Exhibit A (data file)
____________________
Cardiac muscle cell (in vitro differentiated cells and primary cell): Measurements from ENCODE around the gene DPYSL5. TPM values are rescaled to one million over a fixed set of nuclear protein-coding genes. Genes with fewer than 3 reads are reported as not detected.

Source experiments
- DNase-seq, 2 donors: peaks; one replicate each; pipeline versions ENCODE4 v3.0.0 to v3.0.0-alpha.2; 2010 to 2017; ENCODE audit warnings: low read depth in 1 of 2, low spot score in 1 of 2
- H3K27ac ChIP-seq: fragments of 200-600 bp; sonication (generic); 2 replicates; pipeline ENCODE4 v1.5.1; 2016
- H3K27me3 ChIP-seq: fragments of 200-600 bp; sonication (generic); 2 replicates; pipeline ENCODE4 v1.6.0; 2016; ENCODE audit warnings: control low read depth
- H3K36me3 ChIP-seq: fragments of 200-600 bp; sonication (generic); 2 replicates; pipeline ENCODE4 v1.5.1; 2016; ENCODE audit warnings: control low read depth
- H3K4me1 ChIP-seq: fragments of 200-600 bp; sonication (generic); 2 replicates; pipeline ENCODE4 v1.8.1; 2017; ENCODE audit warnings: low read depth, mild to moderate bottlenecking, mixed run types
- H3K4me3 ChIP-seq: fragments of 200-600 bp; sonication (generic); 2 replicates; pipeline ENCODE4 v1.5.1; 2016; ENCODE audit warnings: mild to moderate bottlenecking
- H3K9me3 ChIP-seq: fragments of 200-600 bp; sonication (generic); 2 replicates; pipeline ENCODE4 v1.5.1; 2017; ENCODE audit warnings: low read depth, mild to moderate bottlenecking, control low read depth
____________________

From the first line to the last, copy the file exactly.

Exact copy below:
Cardiac muscle cell (in vitro differentiated cells and primary cell): Measurements from ENCODE around the gene DPYSL5. TPM values are rescaled to one million over a fixed set of nuclear protein-coding genes. Genes with fewer than 3 reads are reported as not detected.

Source experiments
- DNase-seq, 2 donors: peaks; one replicate each; pipeline versions ENCODE4 v3.0.0 to v3.0.0-alpha.2; 2010 to 2017; ENCODE audit warnings: low read depth in 1 of 2, low spot score in 1 of 2
- H3K27ac ChIP-seq: fragments of 200-600 bp; sonication (generic); 2 replicates; pipeline ENCODE4 v1.5.1; 2016
- H3K27me3 ChIP-seq: fragments of 200-600 bp; sonication (generic); 2 replicates; pipeline ENCODE4 v1.6.0; 2016; ENCODE audit warnings: control low read depth
- H3K36me3 ChIP-seq: fragments of 200-600 bp; sonication (generic); 2 replicates; pipeline ENCODE4 v1.5.1; 2016; ENCODE audit warnings: control low read depth
- H3K4me1 ChIP-seq: fragments of 200-600 bp; sonication (generic); 2 replicates; pipeline ENCODE4 v1.8.1; 2017; ENCODE audit warnings: low read depth, mild to moderate bottlenecking, mixed run types
- H3K4me3 ChIP-seq: fragments of 200-600 bp; sonication (generic); 2 replicates; pipeline ENCODE4 v1.5.1; 2016; ENCODE audit warnings: mild to moderate bottlenecking
- H3K9me3 ChIP-seq: fragments of 200-600 bp; sonication (generic); 2 replicates; pipeline ENCODE4 v1.5.1; 2017; ENCODE audit warnings: low read depth, mild to moderate bottlenecking, control low read depth